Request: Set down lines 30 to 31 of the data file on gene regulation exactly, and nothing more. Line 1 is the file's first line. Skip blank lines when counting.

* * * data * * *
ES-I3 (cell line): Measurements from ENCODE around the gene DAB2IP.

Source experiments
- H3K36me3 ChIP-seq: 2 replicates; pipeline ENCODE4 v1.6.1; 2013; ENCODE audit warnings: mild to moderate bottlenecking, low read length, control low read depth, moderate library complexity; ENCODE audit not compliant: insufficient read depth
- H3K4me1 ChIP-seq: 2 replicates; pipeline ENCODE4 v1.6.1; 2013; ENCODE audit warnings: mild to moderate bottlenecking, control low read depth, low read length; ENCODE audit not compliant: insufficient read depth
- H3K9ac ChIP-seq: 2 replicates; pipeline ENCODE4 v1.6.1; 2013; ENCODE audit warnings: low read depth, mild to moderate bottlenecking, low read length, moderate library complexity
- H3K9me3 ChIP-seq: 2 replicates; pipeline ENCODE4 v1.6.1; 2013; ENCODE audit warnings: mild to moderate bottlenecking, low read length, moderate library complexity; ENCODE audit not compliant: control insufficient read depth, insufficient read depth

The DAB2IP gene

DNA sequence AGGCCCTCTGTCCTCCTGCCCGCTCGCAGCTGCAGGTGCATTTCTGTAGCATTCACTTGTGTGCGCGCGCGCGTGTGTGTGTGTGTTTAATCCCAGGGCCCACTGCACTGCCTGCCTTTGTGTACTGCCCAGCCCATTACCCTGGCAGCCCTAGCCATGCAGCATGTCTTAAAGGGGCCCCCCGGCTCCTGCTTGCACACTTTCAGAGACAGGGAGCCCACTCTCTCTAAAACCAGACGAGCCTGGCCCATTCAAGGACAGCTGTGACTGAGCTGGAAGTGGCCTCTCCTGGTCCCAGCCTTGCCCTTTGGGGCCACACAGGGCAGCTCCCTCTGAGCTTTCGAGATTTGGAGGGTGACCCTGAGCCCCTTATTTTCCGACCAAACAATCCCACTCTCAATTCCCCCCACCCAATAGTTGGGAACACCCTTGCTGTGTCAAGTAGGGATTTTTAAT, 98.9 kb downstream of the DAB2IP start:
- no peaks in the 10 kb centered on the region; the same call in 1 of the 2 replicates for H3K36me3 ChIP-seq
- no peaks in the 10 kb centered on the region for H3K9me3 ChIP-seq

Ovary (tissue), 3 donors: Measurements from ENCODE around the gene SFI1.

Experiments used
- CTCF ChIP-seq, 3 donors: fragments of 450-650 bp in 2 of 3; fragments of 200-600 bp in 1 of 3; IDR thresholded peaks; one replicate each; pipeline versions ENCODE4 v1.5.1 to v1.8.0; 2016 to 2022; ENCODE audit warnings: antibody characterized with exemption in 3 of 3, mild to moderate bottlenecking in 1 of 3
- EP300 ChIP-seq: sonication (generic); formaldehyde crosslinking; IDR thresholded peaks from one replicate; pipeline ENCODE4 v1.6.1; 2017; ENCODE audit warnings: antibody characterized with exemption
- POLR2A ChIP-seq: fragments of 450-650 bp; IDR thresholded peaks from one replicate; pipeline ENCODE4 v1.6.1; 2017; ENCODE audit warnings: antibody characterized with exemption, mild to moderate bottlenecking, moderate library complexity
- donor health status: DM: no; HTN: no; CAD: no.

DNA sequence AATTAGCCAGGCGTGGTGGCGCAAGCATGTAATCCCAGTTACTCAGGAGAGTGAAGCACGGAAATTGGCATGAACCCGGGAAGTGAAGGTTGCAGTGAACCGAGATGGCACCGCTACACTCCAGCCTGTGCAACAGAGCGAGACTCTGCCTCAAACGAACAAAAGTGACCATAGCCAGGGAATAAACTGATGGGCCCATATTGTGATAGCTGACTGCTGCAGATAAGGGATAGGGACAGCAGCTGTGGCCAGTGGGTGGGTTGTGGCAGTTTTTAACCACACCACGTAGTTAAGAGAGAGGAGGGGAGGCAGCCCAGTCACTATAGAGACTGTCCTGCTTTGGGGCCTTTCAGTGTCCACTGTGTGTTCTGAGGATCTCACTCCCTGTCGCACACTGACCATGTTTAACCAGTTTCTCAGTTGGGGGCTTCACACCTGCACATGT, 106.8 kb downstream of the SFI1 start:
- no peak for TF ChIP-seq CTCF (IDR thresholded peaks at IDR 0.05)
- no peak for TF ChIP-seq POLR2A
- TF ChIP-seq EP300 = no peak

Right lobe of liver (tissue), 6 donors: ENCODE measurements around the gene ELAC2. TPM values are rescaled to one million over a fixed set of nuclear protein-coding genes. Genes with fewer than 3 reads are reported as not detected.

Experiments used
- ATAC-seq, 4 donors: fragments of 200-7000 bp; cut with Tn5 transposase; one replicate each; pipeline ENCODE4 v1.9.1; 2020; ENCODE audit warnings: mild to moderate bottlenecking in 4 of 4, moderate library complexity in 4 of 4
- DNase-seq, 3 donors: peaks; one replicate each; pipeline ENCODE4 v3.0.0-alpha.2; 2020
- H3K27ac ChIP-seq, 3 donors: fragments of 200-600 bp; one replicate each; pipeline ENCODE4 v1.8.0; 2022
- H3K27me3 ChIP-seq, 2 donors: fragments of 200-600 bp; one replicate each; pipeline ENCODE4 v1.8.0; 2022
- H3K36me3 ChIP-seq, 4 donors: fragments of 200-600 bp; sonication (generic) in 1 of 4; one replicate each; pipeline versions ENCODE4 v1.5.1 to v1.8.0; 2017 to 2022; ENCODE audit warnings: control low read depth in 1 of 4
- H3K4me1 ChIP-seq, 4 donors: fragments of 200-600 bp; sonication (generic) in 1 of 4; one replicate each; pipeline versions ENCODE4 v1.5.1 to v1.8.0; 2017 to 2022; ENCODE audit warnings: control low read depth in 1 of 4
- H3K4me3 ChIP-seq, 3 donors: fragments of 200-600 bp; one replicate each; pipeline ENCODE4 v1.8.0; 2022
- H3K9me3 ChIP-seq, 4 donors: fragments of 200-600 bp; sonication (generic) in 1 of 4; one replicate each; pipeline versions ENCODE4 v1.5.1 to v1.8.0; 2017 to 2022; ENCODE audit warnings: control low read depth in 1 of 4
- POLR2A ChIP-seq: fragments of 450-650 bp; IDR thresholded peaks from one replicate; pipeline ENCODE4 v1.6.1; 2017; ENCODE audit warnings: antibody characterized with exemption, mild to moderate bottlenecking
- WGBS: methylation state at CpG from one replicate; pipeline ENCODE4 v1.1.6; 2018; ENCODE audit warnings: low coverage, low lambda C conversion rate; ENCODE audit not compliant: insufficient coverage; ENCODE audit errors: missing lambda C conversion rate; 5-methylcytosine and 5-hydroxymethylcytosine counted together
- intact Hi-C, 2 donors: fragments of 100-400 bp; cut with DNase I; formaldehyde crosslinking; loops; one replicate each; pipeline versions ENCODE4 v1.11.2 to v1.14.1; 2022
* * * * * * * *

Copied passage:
- H3K9me3 ChIP-seq, 4 donors: fragments of 200-600 bp; sonication (generic) in 1 of 4; one replicate each; pipeline versions ENCODE4 v1.5.1 to v1.8.0; 2017 to 2022; ENCODE audit warnings: control low read depth in 1 of 4
- POLR2A ChIP-seq: fragments of 450-650 bp; IDR thresholded peaks from one replicate; pipeline ENCODE4 v1.6.1; 2017; ENCODE audit warnings: antibody characterized with exemption, mild to moderate bottlenecking